Artist Elinore Schnurr has been painting scenes of New York city since she first moved here 50 years ago. A good selection of her oil on linen paintings of scenes from NY restaurants, cafes and lounges can be seen in her new exhibit, Out and About in New York, which opened at the Dougherty Gallery last Friday. Continue reading Elinore Schnurr, Out and About in New York at Dougherty Gallery
Artist Conrad Stojak was taking photographs in his neighborhood one day when he happened to take a closer look at a defunct New York City Parking Meter. He noticed how the domed glass, with its tiny built-in shelf, reminded him of the dioramas he used to make in school. And then he got an idea: why not make use of the literally thousands of disused meters to make a different kind of street art?
Having had some experience as a graffiti artist, and having realized that dressing in all black was not necessarily the way to go, Conrad ventured out at night in florescent clothing like that worn by construction workers, thus hiding in plain sight. With tiny figurines he purchased from a hobby store, he used chopsticks and glue to carefully create dioramas that would tell stories of various aspects of city life.
Overnight, the glue on his tiny figures would dry and he would return with his camera to immortalize the scene forever. The best part about this project is that the artist wasn’t leaving any permanent mark or anything that could be construed as vandalism on private, public or city property.
Looking at photographs of these dioramas encourage endless imaginative extrapolation regarding the story behind these tiny scenes, and there is a printed version of Conrad’s back story on how the project evolved posted along with the photographs at Daugherty Gallery. This is a must-read, as his completely engaging personal story adds great value to his unique artwork, the likes of which I’ve only seen in the photographs of artist Randy Hage.
Conrad’s beautifully framed photographs are also very affordable, each selling for around $300, so they are quite a good investment, as I am sure he is an artist we will be hearing from for a long time. You can find out more about the art of Conrad Stojak at This Link. The exhibit opened on Friday, May 16th and I am not sure how long it will be up, so call the number below to plan your visit accordingly.
The Dougherty Gallery at Crescent Grill is located at 38-40 Crescent Street at 39th Avenue, LIC Queens, NY 11101. Phone 718-729-4040 or Visit Crescent Grill Dot Com for more information or to make a Dinner Reservation.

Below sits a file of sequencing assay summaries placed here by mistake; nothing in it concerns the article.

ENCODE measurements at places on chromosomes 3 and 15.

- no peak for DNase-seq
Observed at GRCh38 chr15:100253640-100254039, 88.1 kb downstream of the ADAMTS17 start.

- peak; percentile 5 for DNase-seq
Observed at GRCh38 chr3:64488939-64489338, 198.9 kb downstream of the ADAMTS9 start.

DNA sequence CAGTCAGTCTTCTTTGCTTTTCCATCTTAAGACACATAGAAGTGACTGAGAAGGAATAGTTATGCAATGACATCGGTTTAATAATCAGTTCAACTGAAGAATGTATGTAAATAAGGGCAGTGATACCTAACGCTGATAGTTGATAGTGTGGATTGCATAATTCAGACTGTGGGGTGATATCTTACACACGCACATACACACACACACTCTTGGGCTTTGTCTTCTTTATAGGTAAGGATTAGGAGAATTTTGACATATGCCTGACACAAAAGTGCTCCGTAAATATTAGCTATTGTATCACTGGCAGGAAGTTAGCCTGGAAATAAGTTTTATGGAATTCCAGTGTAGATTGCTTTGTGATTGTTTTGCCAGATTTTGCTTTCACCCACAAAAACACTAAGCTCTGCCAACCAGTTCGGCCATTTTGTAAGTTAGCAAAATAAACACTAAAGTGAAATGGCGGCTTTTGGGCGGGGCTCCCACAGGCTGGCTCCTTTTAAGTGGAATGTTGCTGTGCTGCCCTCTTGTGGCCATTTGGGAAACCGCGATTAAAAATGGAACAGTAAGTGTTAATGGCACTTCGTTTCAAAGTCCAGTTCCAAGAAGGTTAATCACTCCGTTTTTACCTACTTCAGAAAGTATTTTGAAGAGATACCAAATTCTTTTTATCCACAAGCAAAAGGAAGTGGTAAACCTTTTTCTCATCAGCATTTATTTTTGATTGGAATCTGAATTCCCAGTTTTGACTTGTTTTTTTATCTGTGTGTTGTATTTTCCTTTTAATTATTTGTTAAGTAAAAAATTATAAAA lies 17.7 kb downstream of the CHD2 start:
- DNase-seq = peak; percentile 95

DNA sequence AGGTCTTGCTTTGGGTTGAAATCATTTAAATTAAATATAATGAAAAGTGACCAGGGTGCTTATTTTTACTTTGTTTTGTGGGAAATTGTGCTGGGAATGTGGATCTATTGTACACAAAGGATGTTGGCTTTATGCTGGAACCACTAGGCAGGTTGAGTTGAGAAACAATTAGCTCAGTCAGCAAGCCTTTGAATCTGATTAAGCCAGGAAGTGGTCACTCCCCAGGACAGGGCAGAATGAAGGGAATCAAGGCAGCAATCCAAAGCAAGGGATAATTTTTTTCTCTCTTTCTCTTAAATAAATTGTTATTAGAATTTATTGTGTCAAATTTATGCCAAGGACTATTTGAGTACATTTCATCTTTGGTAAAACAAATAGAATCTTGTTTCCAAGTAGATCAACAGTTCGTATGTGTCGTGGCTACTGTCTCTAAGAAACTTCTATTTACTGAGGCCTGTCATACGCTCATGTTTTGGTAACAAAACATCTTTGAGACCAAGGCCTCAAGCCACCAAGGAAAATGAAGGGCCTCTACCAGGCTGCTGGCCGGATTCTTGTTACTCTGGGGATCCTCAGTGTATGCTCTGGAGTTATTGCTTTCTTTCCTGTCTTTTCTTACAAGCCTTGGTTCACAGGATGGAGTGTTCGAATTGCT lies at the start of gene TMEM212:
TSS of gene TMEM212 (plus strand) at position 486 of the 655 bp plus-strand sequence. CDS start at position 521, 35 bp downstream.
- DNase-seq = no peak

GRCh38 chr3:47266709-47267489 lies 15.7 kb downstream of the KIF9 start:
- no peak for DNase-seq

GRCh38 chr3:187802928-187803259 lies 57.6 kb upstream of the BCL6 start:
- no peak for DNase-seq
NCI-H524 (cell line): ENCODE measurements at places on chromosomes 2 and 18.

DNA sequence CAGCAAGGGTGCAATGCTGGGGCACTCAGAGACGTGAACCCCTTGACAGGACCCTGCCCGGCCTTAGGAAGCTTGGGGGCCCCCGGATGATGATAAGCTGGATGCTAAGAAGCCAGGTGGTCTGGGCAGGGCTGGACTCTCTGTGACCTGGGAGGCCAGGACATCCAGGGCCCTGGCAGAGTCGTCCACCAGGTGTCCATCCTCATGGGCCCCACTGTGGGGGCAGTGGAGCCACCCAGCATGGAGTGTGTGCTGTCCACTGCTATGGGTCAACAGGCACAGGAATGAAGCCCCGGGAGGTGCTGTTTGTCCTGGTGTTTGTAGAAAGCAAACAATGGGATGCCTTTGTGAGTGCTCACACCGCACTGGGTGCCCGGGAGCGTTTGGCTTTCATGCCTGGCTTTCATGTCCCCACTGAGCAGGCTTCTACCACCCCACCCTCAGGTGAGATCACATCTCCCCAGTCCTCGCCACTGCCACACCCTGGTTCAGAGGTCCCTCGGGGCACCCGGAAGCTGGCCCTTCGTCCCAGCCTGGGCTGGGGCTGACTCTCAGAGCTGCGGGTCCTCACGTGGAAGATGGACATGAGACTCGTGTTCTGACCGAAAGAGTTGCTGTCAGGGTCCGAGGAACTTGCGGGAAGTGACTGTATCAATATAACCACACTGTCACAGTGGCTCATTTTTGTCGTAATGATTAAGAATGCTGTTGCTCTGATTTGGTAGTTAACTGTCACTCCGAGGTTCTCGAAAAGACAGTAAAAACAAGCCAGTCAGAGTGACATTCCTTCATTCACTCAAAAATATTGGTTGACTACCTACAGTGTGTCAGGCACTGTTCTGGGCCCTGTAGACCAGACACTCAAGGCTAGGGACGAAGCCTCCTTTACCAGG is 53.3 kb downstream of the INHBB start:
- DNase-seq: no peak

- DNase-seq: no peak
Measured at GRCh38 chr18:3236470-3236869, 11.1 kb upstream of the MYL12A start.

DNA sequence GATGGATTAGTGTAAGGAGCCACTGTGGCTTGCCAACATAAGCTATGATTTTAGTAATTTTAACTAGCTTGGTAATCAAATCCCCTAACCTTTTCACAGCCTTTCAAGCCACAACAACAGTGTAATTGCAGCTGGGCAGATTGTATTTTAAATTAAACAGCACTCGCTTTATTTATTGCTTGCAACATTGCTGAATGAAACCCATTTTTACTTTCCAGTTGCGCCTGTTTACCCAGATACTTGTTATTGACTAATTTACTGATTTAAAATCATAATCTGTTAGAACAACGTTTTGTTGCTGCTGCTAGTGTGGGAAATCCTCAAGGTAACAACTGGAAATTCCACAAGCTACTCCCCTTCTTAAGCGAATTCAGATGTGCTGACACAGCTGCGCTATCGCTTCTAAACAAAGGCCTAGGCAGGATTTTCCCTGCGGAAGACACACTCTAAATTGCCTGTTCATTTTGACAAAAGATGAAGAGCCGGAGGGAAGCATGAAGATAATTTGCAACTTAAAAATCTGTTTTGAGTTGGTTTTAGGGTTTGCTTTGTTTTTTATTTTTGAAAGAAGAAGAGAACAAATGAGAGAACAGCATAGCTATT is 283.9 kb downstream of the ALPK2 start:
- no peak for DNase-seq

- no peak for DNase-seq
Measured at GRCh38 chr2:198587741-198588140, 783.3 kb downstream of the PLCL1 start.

In the heart of the booming Dutch Kills section of Long Island City, Crescent Grill is a modern American restaurant that’s been open for just over a year. The restaurant is already a local favorite and a destination for visitors to the Long Island City scene, and after just one visit you will know why. Located where a longtime industrial supply house once flourished, the fully restructured and renovated 100-seat space is a family enterprise with a total commitment to Long Island City. We dined there this past Friday evening (note: totally worth the trek from Manhattan) and both the food and service were just outstanding.
And what’s extra cool about Crescent Grill is that the front part of the space is home to the tiny Dougherty Gallery (named for owners and brothers, Daniel and Shaun Dougherty) which showcases work by local artists. Here are a few photos from the current exhibit, which features colorful and contemporary collage work by Robert Lobe.
As far as I know, all of the above works are for sale. Inquire about purchase and pricing at the restaurant.
In addition to the exhibited work the gallery, the restaurant is a showcase in itself for custom fixtures and work from the personal collections of the Dougherty brothers. The painting above hangs near the bar.
This gorgeous custom light fixture, made from reclaimed vintage glass shades, hangs in the dining room.
A large scale photograph of the Long Island City Skyline is one of several compelling original works that add atmosphere to the main dining space, Daniel Dougherty told us that smaller prints of this photo are available for purchase through the restaurant. We will definitely be returning, not only to check out the new art exhibits, but also for the delicious food!
The Dougherty Gallery at Crescent Grill is located at 38-40 Crescent Street at 39th Avenue, LIC Queens, NY 11101. Phone 718-729-4040 or Visit Crescent Grill Dot Com for more information or to make a Reservation.